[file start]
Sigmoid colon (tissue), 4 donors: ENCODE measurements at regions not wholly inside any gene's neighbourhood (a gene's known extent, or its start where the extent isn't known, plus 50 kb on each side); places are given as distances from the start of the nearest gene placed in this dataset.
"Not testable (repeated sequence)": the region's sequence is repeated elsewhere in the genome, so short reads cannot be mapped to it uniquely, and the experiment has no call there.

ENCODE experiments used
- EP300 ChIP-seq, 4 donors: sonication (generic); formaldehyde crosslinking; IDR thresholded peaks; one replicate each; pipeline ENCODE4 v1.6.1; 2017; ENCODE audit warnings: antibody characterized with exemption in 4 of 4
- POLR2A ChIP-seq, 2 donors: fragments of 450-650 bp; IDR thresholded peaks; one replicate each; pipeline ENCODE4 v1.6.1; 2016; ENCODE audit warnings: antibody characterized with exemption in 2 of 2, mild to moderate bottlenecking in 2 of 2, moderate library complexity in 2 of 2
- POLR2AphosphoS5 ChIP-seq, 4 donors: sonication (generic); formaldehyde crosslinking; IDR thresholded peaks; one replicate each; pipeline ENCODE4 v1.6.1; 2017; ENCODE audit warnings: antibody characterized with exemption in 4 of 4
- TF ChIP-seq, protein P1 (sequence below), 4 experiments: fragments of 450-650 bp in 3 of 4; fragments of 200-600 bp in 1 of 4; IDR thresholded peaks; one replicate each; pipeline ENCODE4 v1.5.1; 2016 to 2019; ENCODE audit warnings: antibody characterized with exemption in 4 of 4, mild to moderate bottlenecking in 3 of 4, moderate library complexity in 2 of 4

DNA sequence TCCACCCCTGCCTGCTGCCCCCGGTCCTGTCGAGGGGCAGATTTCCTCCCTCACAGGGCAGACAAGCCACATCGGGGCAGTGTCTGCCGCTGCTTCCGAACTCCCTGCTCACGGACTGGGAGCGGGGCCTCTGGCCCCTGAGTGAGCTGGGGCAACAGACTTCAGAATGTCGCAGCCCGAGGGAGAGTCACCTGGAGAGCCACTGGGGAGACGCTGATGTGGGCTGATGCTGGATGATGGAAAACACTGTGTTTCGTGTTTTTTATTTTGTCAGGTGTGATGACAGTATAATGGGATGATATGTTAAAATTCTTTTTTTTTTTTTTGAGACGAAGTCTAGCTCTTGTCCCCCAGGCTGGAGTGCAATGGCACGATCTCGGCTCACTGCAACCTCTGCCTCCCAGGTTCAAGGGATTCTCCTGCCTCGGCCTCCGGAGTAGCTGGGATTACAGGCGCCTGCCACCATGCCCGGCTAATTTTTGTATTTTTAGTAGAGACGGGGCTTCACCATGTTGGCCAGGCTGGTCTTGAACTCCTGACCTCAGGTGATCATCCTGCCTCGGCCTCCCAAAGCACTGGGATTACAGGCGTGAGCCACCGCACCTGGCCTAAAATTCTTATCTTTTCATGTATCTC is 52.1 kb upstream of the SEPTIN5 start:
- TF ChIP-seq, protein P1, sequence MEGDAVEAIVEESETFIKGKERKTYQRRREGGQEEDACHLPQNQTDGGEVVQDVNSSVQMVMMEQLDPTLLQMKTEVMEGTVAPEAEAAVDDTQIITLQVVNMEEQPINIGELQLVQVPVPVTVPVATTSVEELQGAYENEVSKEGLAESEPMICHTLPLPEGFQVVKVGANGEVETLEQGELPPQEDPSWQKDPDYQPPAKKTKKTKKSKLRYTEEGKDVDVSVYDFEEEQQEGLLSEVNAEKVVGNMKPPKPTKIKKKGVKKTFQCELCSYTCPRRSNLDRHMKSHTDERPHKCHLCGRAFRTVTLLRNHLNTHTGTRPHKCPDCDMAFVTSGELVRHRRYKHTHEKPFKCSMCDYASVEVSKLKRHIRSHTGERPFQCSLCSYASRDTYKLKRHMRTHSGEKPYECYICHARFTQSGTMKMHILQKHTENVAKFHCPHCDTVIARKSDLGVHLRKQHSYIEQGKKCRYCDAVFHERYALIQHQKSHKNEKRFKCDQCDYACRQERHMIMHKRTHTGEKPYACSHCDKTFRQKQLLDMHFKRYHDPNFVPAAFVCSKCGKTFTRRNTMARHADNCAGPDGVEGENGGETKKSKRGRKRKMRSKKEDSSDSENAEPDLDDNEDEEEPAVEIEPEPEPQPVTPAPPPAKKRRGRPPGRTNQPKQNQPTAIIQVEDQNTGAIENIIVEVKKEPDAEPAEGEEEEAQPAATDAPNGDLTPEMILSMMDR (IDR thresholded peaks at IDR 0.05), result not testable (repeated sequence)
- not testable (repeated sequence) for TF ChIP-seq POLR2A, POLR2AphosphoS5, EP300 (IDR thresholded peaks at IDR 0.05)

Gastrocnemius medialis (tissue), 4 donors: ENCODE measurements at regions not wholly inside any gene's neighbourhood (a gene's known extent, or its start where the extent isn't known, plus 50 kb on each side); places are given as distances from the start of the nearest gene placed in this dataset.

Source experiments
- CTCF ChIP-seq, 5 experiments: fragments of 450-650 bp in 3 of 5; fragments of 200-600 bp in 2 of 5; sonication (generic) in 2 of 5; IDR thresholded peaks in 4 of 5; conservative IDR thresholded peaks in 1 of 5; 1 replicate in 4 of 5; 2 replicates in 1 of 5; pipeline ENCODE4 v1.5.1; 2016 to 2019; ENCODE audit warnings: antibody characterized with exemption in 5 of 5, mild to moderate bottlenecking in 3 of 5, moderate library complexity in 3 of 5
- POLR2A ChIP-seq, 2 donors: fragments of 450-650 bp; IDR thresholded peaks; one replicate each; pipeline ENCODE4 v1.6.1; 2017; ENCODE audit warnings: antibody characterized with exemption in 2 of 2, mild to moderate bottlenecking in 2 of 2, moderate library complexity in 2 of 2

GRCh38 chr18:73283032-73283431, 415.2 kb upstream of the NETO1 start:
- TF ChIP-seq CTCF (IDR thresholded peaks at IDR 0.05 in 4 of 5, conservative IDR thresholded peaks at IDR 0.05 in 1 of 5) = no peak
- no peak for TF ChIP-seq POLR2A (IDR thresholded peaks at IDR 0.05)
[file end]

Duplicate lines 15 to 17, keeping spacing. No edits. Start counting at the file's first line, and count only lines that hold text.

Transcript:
GRCh38 chr18:73283032-73283431, 415.2 kb upstream of the NETO1 start:
- TF ChIP-seq CTCF (IDR thresholded peaks at IDR 0.05 in 4 of 5, conservative IDR thresholded peaks at IDR 0.05 in 1 of 5) = no peak
- no peak for TF ChIP-seq POLR2A (IDR thresholded peaks at IDR 0.05)